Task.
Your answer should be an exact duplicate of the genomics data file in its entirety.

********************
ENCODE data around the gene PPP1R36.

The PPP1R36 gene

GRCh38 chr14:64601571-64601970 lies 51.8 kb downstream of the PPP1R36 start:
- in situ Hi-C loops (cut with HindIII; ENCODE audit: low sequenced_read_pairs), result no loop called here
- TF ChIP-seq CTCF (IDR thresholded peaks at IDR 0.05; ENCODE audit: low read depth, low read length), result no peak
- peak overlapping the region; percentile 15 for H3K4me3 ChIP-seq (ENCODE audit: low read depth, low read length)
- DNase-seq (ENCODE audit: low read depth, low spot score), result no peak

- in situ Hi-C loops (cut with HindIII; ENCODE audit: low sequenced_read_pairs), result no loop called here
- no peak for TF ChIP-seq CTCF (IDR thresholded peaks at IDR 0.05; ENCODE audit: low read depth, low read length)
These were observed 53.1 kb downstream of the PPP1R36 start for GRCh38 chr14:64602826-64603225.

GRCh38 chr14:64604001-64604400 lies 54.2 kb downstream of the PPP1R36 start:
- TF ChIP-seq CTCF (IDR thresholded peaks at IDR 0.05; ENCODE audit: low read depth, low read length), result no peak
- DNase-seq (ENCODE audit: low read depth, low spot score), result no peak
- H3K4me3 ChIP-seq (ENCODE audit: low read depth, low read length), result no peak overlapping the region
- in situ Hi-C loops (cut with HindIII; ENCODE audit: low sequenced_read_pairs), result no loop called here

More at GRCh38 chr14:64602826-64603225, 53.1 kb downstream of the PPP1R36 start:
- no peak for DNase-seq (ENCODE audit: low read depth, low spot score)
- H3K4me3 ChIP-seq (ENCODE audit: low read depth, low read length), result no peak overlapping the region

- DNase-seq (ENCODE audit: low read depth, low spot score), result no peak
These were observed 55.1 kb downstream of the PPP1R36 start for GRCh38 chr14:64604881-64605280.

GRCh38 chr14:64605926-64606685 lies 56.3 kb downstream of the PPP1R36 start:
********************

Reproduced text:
ENCODE data around the gene PPP1R36.

The PPP1R36 gene

GRCh38 chr14:64601571-64601970 lies 51.8 kb downstream of the PPP1R36 start:
- in situ Hi-C loops (cut with HindIII; ENCODE audit: low sequenced_read_pairs), result no loop called here
- TF ChIP-seq CTCF (IDR thresholded peaks at IDR 0.05; ENCODE audit: low read depth, low read length), result no peak
- peak overlapping the region; percentile 15 for H3K4me3 ChIP-seq (ENCODE audit: low read depth, low read length)
- DNase-seq (ENCODE audit: low read depth, low spot score), result no peak

- in situ Hi-C loops (cut with HindIII; ENCODE audit: low sequenced_read_pairs), result no loop called here
- no peak for TF ChIP-seq CTCF (IDR thresholded peaks at IDR 0.05; ENCODE audit: low read depth, low read length)
These were observed 53.1 kb downstream of the PPP1R36 start for GRCh38 chr14:64602826-64603225.

GRCh38 chr14:64604001-64604400 lies 54.2 kb downstream of the PPP1R36 start:
- TF ChIP-seq CTCF (IDR thresholded peaks at IDR 0.05; ENCODE audit: low read depth, low read length), result no peak
- DNase-seq (ENCODE audit: low read depth, low spot score), result no peak
- H3K4me3 ChIP-seq (ENCODE audit: low read depth, low read length), result no peak overlapping the region
- in situ Hi-C loops (cut with HindIII; ENCODE audit: low sequenced_read_pairs), result no loop called here

More at GRCh38 chr14:64602826-64603225, 53.1 kb downstream of the PPP1R36 start:
- no peak for DNase-seq (ENCODE audit: low read depth, low spot score)
- H3K4me3 ChIP-seq (ENCODE audit: low read depth, low read length), result no peak overlapping the region

- DNase-seq (ENCODE audit: low read depth, low spot score), result no peak
These were observed 55.1 kb downstream of the PPP1R36 start for GRCh38 chr14:64604881-64605280.

GRCh38 chr14:64605926-64606685 lies 56.3 kb downstream of the PPP1R36 start: